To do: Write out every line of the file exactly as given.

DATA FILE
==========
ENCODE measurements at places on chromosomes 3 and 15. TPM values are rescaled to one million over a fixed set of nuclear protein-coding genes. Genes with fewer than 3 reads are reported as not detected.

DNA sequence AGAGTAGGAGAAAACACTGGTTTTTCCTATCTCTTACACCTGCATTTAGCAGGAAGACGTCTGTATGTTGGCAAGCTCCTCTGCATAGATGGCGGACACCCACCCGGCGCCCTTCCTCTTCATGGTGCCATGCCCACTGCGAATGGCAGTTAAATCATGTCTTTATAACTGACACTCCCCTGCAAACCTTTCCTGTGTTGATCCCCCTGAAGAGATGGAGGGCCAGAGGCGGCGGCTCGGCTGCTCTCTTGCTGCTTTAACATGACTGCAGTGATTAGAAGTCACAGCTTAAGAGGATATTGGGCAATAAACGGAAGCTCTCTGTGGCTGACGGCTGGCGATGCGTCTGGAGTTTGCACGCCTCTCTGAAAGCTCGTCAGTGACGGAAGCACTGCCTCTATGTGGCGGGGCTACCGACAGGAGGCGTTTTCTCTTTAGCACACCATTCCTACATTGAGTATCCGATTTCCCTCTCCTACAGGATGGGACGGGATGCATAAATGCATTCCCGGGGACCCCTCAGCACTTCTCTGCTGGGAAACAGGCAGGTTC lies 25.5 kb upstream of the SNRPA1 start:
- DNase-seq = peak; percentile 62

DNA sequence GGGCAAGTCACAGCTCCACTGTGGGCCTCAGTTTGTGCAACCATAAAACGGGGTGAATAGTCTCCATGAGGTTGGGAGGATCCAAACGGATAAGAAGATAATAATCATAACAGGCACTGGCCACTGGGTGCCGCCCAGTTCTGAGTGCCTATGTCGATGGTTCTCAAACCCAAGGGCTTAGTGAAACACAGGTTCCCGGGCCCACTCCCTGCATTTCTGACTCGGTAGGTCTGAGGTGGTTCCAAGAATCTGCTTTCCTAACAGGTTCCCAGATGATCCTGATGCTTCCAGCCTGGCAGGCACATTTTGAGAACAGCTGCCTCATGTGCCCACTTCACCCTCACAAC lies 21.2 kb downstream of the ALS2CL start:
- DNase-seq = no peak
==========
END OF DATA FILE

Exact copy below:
ENCODE measurements at places on chromosomes 3 and 15. TPM values are rescaled to one million over a fixed set of nuclear protein-coding genes. Genes with fewer than 3 reads are reported as not detected.

DNA sequence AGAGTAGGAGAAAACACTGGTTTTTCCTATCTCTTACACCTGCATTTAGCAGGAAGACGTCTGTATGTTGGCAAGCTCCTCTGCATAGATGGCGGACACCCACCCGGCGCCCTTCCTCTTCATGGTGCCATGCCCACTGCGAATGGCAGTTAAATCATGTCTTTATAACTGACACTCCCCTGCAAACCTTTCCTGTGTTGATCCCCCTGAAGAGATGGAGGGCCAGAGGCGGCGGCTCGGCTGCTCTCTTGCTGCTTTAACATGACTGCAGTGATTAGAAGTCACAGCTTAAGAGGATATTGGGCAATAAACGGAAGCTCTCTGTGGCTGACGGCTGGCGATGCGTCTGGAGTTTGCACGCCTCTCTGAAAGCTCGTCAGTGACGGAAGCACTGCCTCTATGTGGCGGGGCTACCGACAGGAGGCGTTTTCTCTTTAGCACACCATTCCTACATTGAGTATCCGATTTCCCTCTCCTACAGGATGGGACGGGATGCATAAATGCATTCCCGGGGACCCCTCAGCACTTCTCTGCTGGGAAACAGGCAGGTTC lies 25.5 kb upstream of the SNRPA1 start:
- DNase-seq = peak; percentile 62

DNA sequence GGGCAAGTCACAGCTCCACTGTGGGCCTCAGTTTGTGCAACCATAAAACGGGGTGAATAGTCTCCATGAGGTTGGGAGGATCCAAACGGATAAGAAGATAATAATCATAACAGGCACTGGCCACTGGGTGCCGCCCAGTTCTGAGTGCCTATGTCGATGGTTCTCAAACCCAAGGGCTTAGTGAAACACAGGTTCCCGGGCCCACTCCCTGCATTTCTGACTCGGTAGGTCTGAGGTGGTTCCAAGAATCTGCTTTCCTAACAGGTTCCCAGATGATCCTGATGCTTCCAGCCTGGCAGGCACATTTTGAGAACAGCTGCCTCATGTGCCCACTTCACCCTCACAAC lies 21.2 kb downstream of the ALS2CL start:
- DNase-seq = no peak